Regional events and speakers of interest to the Material and Visual Worlds Transdisciplinary Area of Excellence
Authority and Materiality in the Italian Songbook: From the Medieval Lyric to the Early-Modern Madrigal
May 1-2, 2015, Center for Medieval and Renaissance Studies, Binghamton University
Call for Papers, deadline Dec. 1, 2014
In recent decades, scholars of medieval and early-modern texts have increasingly rejected as object of study the coherent, corrected text of the modern critical edition in favor of the instability and singularity of individual manuscripts and prints. Academic interest has turned particularly to the construction of authorial identity in late medieval and early-modern lyric anthologies and music books through scribal and authorial choices about the visual disposition and ordering of individual poems and songs. Francesco Petrarca (1304-1374) stands as a key figure in the development of the single-author poetry book, exhibiting in his autobiographical Cansoniere an acute concern with the minutia of the material production of texts and a high degree of authorial self-consciousness in the arrangement of his poems into a coherent narrative, which set a precedent for centuries to come. Petrarchism became the dominant idiom of European poetry in subsequent centuries, as well as the primary thematic register of the sixteenth-century madrigal, a musical genre in which composers also increasingly asserted authorial control over the appearance of their songs in printed music books.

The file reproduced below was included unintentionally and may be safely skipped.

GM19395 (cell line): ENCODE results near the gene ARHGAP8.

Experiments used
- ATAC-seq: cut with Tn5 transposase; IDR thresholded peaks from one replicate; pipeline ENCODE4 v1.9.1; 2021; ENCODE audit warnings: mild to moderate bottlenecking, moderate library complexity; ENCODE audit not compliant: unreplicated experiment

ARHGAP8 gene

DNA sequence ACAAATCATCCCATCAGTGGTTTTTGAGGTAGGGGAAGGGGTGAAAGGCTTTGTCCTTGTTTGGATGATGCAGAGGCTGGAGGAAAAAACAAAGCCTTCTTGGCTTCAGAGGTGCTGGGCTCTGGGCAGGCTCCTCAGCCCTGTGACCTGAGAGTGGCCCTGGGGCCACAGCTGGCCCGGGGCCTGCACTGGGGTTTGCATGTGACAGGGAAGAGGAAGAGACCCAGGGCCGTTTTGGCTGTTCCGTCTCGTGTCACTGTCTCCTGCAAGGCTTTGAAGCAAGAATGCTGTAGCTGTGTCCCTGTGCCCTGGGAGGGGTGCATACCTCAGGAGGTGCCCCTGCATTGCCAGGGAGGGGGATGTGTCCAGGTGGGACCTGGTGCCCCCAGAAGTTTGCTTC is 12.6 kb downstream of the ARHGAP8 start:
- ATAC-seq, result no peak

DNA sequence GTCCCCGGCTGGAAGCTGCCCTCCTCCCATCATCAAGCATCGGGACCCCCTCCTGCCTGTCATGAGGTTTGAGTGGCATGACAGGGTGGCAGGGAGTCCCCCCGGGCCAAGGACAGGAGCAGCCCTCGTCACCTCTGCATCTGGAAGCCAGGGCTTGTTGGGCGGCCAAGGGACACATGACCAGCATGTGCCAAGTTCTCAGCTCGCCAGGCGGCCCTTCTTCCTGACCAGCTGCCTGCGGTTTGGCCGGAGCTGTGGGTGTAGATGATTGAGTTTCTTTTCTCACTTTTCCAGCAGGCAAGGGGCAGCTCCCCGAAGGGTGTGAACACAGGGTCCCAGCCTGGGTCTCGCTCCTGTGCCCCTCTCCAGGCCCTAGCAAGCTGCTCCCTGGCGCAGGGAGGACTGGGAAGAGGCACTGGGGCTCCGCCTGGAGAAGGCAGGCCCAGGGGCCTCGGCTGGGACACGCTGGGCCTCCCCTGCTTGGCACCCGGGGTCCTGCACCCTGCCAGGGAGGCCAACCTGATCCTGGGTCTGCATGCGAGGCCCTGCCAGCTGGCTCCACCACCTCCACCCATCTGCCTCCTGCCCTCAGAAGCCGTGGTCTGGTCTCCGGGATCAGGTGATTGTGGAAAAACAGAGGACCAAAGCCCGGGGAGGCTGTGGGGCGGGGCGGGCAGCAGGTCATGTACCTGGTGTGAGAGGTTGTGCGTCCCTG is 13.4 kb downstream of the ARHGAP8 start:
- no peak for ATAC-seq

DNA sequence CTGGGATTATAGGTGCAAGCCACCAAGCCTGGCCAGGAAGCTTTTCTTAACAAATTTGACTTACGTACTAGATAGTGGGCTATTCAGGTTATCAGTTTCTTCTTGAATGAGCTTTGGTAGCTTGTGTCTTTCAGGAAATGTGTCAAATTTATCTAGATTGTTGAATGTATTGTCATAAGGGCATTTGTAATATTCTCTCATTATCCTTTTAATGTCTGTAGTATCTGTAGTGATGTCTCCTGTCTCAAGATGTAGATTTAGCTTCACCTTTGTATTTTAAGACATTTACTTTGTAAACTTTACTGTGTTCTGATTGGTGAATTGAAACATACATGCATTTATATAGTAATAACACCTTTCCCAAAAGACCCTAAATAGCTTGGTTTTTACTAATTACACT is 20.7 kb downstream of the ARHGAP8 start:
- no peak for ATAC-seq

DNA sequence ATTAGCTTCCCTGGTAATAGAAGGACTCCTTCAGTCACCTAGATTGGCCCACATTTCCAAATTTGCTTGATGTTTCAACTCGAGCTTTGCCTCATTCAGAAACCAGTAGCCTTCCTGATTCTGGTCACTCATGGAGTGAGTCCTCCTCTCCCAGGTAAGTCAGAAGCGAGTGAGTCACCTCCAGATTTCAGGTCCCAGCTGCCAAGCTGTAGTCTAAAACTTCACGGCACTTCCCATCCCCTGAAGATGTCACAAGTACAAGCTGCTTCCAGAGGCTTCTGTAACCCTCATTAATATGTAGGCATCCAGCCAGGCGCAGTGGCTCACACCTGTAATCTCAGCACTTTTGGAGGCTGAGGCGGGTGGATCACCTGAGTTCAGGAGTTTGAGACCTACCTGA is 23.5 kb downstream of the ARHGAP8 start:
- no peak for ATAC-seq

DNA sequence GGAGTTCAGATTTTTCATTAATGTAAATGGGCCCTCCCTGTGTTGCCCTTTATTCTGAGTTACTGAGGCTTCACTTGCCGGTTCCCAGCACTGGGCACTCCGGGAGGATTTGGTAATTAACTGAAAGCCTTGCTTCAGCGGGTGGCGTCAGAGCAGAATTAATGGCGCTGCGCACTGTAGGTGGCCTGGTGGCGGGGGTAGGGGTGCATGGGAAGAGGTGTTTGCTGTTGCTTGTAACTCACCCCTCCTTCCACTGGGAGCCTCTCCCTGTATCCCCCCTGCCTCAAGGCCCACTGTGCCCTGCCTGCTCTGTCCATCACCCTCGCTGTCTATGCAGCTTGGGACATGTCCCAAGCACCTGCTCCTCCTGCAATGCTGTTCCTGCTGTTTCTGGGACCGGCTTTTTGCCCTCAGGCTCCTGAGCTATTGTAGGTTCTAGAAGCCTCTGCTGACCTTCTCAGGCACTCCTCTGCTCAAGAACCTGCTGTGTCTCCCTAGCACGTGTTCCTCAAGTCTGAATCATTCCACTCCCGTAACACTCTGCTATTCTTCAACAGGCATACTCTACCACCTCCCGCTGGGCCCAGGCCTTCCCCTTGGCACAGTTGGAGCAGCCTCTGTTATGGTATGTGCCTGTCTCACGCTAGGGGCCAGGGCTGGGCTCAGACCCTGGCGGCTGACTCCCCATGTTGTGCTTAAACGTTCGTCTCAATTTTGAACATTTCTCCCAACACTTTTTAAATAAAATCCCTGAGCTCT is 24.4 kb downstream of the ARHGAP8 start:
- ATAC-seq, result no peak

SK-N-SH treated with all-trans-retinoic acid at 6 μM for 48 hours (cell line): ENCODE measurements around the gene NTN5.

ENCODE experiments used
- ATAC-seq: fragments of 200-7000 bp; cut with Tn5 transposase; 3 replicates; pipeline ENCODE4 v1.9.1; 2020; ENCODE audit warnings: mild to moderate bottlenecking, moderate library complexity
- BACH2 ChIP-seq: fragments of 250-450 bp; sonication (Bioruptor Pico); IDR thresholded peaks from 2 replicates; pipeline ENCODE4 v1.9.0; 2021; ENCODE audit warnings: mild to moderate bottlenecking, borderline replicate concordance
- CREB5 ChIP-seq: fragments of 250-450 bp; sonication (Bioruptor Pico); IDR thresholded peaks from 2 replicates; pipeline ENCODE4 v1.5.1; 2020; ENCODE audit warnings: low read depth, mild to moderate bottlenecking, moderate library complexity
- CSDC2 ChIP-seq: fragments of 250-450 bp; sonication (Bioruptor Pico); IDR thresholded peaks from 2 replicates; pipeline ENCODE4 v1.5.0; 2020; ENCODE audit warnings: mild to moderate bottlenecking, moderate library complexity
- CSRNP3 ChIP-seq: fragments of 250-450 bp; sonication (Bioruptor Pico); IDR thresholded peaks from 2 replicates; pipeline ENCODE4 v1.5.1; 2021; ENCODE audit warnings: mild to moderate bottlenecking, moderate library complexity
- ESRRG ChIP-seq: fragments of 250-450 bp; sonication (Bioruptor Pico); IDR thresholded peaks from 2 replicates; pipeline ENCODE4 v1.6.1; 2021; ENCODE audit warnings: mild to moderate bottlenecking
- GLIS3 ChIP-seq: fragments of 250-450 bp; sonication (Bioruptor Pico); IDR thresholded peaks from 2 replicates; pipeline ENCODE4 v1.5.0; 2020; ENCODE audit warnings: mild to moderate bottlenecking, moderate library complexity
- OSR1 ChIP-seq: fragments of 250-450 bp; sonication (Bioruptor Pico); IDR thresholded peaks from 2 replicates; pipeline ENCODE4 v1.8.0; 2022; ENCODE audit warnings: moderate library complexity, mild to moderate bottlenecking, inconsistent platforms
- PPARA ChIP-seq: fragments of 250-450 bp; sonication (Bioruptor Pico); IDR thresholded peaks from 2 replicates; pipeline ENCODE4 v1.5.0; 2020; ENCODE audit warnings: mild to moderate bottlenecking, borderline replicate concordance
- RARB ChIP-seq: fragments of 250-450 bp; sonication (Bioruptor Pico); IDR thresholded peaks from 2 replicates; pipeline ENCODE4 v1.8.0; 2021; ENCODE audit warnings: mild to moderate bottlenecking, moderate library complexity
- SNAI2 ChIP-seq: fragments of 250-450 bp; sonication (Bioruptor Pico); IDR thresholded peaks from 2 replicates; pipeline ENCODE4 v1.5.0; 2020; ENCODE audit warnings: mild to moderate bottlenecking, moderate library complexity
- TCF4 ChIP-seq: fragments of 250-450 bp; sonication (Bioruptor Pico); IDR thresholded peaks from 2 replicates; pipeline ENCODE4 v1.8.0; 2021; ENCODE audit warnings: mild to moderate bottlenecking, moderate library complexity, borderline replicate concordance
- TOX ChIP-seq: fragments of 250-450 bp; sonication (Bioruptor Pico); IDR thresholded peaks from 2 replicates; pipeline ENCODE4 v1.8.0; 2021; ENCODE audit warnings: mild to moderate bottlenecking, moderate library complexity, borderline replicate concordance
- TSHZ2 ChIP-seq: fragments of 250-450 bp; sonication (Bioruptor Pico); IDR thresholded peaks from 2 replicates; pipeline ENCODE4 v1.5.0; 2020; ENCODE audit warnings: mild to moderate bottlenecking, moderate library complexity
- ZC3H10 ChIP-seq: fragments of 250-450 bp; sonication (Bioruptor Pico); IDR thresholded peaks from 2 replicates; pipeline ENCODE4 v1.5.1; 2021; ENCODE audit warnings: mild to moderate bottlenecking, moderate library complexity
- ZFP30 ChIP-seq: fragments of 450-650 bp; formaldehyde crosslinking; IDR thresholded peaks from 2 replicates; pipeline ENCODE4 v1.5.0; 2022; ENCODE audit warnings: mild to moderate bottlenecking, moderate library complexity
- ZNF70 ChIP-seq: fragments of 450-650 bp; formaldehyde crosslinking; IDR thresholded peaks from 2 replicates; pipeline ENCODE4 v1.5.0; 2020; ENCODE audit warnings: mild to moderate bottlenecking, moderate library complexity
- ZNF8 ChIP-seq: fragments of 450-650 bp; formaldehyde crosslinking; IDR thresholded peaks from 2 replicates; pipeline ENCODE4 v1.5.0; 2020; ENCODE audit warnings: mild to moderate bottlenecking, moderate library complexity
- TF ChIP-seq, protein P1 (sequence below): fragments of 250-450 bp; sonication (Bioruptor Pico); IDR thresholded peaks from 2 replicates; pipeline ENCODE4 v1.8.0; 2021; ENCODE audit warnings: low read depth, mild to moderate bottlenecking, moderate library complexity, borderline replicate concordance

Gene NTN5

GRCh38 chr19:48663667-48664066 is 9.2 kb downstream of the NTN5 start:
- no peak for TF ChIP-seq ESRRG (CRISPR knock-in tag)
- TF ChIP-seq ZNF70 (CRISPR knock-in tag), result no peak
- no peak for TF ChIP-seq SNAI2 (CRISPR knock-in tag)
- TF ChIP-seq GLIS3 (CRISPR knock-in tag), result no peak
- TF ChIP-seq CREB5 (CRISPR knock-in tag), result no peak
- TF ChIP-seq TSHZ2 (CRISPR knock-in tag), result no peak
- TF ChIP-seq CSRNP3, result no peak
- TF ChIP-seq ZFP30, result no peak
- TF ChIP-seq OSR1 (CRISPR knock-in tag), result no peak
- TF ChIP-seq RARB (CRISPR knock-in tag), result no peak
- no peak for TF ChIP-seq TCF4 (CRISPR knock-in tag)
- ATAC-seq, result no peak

The Center for the Humanities of the Graduate Center of the City University of New York
World of Matter, Sept. 10-Nov. 1, The James Gallery
The world we inhabit is expanding. Global population growth, increased mobility, accelerated contacts, rising levels of production and consumption, and the expansion of natural resource extraction have had a significant impact in environmental, social and psychological terms. What forms of interaction with the material world acknowledge that there are limits to what we, as humans, might know and control? Go online for more information.
Social Science Research Council Digital Culture Program
The Social Science Research Council (SSRC) is an independent, nonprofit international organization founded in 1923, whose mission is to nurture new generations of social scientists, foster innovative research and mobilize necessary knowledge on important public issues.
It's Digital Culture Program explores the intersections of technology, knowledge and culture in a digital age. Information on the program is available on the web.